Congratulations, Mr. President, and Bon Voyage!

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Looking for President Obama over the next few years? You should start at the White House, of course, and then try Camp David. But if you can’t find him there, you’d be wise to look overseas.

According to new research, U.S. presidents—at least in recent decades—take far more trips out of the country during their second term in office.

“A liberated president tends to spend more time abroad,” according to scholars Kathryn Dunn Tenpas of the University of Pennsylvania, Emily Jane Charnock of the University of Virginia, and James McCann of Purdue University. They outline their conclusions in a paper prepared for delivery at the 2012 annual meeting of the American Political Science Association.

The researchers looked at both domestic and international travel by two-term presidents Dwight Eisenhower, Ronald Reagan, Bill Clinton and George W. Bush. Not surprisingly, they found domestic travel peaked in Year Four of their respective administrations, as they campaigned for reelection.

International travel was a different story. The presidents barely left the country during their first year, and did so sparingly during their second, third and fourth years. (One exception: Bill Clinton, who made more than 30 overseas trips in his second year in office.)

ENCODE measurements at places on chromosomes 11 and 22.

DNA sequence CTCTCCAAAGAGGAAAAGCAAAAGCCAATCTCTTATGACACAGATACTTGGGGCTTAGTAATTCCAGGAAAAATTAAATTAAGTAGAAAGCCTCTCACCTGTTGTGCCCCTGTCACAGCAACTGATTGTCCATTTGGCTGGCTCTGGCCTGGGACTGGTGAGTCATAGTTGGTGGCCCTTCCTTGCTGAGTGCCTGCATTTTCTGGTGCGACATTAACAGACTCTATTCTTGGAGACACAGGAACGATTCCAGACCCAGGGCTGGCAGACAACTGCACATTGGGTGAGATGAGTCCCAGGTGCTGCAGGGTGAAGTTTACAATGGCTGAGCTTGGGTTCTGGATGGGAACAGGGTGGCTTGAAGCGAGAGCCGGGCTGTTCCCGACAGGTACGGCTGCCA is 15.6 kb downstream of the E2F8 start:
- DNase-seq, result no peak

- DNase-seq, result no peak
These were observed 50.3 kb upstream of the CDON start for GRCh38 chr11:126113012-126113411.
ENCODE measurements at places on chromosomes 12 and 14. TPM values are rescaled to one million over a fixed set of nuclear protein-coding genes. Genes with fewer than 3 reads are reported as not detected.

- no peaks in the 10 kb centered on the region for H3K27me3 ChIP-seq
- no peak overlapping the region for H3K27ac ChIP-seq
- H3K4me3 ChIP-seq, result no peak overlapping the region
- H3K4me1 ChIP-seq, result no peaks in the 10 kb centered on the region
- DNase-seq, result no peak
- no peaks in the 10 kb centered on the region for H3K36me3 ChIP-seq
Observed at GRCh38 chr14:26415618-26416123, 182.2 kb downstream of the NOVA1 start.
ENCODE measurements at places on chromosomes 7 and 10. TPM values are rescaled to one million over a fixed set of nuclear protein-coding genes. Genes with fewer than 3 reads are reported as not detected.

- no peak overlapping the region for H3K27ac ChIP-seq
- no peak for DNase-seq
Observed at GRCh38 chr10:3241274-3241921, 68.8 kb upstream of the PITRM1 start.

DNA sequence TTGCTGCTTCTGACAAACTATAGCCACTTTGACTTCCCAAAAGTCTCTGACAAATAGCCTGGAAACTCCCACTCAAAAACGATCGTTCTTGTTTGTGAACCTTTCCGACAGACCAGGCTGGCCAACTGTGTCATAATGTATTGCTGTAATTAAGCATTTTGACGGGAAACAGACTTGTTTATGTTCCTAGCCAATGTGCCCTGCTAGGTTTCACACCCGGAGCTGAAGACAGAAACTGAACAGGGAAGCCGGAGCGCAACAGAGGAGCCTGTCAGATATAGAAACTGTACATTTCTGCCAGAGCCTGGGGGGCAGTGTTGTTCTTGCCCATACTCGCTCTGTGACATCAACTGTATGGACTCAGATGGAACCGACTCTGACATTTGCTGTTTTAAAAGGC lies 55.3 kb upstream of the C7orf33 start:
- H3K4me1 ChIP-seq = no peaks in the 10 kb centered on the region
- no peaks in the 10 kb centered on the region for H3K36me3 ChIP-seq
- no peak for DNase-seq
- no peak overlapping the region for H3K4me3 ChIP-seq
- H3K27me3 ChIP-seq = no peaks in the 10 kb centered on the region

But things rapidly began to shift once they were reelected, with the number of trips rising on average in Year Five, and then increasing further in Years Six, Seven and Eight. Clinton made more than 50 overseas trips in his sixth year in office; Bush made close to 50 during his final year as president.

The only exception to this pattern was Reagan, who, the researchers note, “was bogged down by the Iran-Contra scandal and increasing health concerns” during his second term.

The researchers suggest that “the goal underlying second-term presidential travel appears to be legacy building.”

“Presidents often shine more brightly and are perceived as more statesmanlike when representing the United States abroad,” they note.

Chief executives tired of squabbling with Congress, and looking to secure a place in the history books, often turn their attention to diplomatic challenges. The researchers point to Clinton’s final-year attempt to forge a peace agreement between the Israelis and Palestinians.

OK, that one didn’t work out so well, as Mrs. Clinton can attest. But such initiatives got him out of the house—and the country. Don’t be surprised if President Obama follows suit.